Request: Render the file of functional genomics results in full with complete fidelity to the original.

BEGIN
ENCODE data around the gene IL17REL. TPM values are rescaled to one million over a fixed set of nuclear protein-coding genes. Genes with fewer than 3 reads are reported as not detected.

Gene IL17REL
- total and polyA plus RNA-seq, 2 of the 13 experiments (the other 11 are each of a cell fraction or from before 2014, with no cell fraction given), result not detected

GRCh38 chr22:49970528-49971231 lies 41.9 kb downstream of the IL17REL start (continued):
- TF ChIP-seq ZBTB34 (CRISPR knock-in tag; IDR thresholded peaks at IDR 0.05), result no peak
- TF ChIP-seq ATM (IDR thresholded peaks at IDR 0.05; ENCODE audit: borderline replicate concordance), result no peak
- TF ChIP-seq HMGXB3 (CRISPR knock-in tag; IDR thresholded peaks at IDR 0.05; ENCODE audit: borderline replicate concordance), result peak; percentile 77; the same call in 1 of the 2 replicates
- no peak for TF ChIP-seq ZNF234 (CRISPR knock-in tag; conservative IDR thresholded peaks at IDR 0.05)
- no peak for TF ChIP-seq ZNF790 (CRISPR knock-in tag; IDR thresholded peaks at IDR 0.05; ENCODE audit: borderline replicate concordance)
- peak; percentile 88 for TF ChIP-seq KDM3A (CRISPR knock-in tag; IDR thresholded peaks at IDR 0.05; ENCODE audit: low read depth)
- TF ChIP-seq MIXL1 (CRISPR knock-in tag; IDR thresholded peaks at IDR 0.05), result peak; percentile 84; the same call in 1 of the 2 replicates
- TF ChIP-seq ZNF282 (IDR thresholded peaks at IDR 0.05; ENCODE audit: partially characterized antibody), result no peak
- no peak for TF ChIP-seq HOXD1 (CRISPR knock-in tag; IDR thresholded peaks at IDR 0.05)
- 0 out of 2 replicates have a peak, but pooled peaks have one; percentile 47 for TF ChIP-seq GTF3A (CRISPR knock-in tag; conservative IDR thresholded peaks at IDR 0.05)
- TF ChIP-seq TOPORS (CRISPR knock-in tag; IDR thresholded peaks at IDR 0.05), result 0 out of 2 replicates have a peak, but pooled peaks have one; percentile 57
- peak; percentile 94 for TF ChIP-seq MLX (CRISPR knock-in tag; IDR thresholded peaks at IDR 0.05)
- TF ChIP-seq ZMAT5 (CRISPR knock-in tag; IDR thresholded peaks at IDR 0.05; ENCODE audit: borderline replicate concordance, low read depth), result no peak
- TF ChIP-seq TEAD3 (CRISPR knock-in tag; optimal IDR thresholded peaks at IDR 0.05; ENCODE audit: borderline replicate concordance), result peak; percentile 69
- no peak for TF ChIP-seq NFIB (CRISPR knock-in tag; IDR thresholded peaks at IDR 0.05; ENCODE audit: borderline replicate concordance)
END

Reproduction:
ENCODE data around the gene IL17REL. TPM values are rescaled to one million over a fixed set of nuclear protein-coding genes. Genes with fewer than 3 reads are reported as not detected.

Gene IL17REL
- total and polyA plus RNA-seq, 2 of the 13 experiments (the other 11 are each of a cell fraction or from before 2014, with no cell fraction given), result not detected

GRCh38 chr22:49970528-49971231 lies 41.9 kb downstream of the IL17REL start (continued):
- TF ChIP-seq ZBTB34 (CRISPR knock-in tag; IDR thresholded peaks at IDR 0.05), result no peak
- TF ChIP-seq ATM (IDR thresholded peaks at IDR 0.05; ENCODE audit: borderline replicate concordance), result no peak
- TF ChIP-seq HMGXB3 (CRISPR knock-in tag; IDR thresholded peaks at IDR 0.05; ENCODE audit: borderline replicate concordance), result peak; percentile 77; the same call in 1 of the 2 replicates
- no peak for TF ChIP-seq ZNF234 (CRISPR knock-in tag; conservative IDR thresholded peaks at IDR 0.05)
- no peak for TF ChIP-seq ZNF790 (CRISPR knock-in tag; IDR thresholded peaks at IDR 0.05; ENCODE audit: borderline replicate concordance)
- peak; percentile 88 for TF ChIP-seq KDM3A (CRISPR knock-in tag; IDR thresholded peaks at IDR 0.05; ENCODE audit: low read depth)
- TF ChIP-seq MIXL1 (CRISPR knock-in tag; IDR thresholded peaks at IDR 0.05), result peak; percentile 84; the same call in 1 of the 2 replicates
- TF ChIP-seq ZNF282 (IDR thresholded peaks at IDR 0.05; ENCODE audit: partially characterized antibody), result no peak
- no peak for TF ChIP-seq HOXD1 (CRISPR knock-in tag; IDR thresholded peaks at IDR 0.05)
- 0 out of 2 replicates have a peak, but pooled peaks have one; percentile 47 for TF ChIP-seq GTF3A (CRISPR knock-in tag; conservative IDR thresholded peaks at IDR 0.05)
- TF ChIP-seq TOPORS (CRISPR knock-in tag; IDR thresholded peaks at IDR 0.05), result 0 out of 2 replicates have a peak, but pooled peaks have one; percentile 57
- peak; percentile 94 for TF ChIP-seq MLX (CRISPR knock-in tag; IDR thresholded peaks at IDR 0.05)
- TF ChIP-seq ZMAT5 (CRISPR knock-in tag; IDR thresholded peaks at IDR 0.05; ENCODE audit: borderline replicate concordance, low read depth), result no peak
- TF ChIP-seq TEAD3 (CRISPR knock-in tag; optimal IDR thresholded peaks at IDR 0.05; ENCODE audit: borderline replicate concordance), result peak; percentile 69
- no peak for TF ChIP-seq NFIB (CRISPR knock-in tag; IDR thresholded peaks at IDR 0.05; ENCODE audit: borderline replicate concordance)